This structure has been used for indices on restricted markets such as China or India. For example, participatory notes linked to a basket of Chinese A-shares may be purchased and held by the ETF. As such, the ETF would be exposed to the counterparty risk of the participatory notes issuer.

What are the risks?

There are risks specific to each type of structure.

Swap-based structures

The risks include:

Counterparty risk

If the counterparty defaults, you could incur significant losses even if the underlying index is unaffected. Your loss will depend on the ETF’s exposure to the swap counterparty.

Concentration risk

This arises if the ETF is significantly exposed to a single swap counterparty or very few swap counterparties.

Conflict of interest

This arises if the same financial institution (or its related party) takes on multiple roles as the manager, swap counterparty, index provider, and market maker of the ETF. If so, the possibility of conflict of interests arises.

Collateral risk

If collateral is provided, there is a risk that the value of the collateral may decline after a default by the counterparty. Also, the composition of the collateral held may have no bearing to the investment objective of the ETF. There may also be difficulties for the ETF to enforce its rights to the collateral.

Access products-based structures

The risks include:

Counterparty risk If the access product issuer defaults, the NAV of the ETF may fall, even if the underlying index is unaffected. Your loss will depend on the ETF’s exposure to the access product counterparty.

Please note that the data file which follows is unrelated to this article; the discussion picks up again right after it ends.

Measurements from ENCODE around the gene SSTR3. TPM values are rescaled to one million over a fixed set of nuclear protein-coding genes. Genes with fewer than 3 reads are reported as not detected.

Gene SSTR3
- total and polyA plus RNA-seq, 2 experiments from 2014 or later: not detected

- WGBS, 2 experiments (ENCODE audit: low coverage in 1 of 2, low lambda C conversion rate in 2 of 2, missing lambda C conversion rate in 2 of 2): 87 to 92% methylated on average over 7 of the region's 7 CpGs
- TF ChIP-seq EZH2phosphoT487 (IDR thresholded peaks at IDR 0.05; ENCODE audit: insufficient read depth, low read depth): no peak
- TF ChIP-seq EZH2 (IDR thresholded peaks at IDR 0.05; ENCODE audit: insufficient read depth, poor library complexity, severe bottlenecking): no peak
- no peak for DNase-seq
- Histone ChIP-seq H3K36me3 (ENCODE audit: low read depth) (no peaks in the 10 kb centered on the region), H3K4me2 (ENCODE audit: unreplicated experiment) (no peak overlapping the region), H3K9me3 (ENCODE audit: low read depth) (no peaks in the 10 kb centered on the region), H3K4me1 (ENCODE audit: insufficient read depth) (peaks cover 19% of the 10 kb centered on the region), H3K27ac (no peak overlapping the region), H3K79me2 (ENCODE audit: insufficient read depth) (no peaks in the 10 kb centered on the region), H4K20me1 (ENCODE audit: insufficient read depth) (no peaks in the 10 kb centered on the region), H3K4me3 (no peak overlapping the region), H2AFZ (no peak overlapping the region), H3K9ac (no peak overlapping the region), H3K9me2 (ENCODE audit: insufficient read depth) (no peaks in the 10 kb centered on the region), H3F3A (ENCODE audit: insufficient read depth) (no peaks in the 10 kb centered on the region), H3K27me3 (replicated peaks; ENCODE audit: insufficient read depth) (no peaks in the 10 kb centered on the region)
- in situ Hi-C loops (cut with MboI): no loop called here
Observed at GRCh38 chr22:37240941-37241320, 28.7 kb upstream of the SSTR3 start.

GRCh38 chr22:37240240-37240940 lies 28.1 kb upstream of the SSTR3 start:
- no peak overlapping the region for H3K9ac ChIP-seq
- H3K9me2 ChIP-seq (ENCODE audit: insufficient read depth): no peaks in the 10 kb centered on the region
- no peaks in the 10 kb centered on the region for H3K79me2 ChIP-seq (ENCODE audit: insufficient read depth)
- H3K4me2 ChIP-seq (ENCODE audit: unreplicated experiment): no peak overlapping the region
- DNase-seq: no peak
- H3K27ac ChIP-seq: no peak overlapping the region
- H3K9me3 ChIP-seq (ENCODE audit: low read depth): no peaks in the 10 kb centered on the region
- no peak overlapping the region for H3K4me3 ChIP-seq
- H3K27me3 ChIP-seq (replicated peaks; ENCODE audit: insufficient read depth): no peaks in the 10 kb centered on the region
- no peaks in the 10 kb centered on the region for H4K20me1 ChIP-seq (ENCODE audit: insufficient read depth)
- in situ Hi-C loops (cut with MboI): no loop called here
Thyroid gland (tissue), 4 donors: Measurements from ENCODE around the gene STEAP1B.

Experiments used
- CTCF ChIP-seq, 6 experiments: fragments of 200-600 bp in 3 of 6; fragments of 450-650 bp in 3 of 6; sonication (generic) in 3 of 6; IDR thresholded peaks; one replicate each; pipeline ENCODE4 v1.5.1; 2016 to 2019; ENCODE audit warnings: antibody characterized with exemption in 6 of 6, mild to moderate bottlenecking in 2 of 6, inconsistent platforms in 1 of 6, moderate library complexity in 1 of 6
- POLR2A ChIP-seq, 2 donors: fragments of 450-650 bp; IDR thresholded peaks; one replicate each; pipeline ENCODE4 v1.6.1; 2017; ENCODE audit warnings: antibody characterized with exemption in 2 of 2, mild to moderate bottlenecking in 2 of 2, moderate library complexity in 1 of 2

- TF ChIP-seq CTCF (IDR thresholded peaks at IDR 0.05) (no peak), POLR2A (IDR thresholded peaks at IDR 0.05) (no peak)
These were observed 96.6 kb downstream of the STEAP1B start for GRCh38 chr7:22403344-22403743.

Concentration risk This arises if the ETF is significantly exposed to very few access product issuers. In some instances, the ETF may be exposed to only a single issuer.
Tracking error This may be greater for access products because the structure has potentially greater inefficiency. For example, access product commissions and maintenance charges may be levied on the ETF for each purchase or sale of the access products.
Access products have limited duration Access products such as P-notes are of limited duration and may be settled automatically after a certain number of years after their issue. The ETF may be unable to renew the term of the P-notes it holds.
Conditions governing foreign access to restricted markets may change The access product issuer may lose access to the underlying shares or to additional shares. If additional shares cannot be obtained, the ETF cannot create more units. This may affect the price of units relative to the NAV.
Collateral risk If collateral is provided, there is a risk that the value of the collateral may decline after a default. Also, the composition of the collateral held may have no bearing to the investment objective of the ETF. There may also be difficulties for the ETF to enforce its rights to the collateral.

The bottom line

Investing in ETFs allows diversification; you may easily gain exposure to an index and its underlying assets. With synthetic ETFs, however, this exposure is achieved using complex derivative products that carry specific risks. It's not done by buying the assets directly.

If you are not comfortable with such a structure, you may want consider cash-based ETFs instead.

See also: Understanding exchange traded funds

Last updated on 09 Nov 2020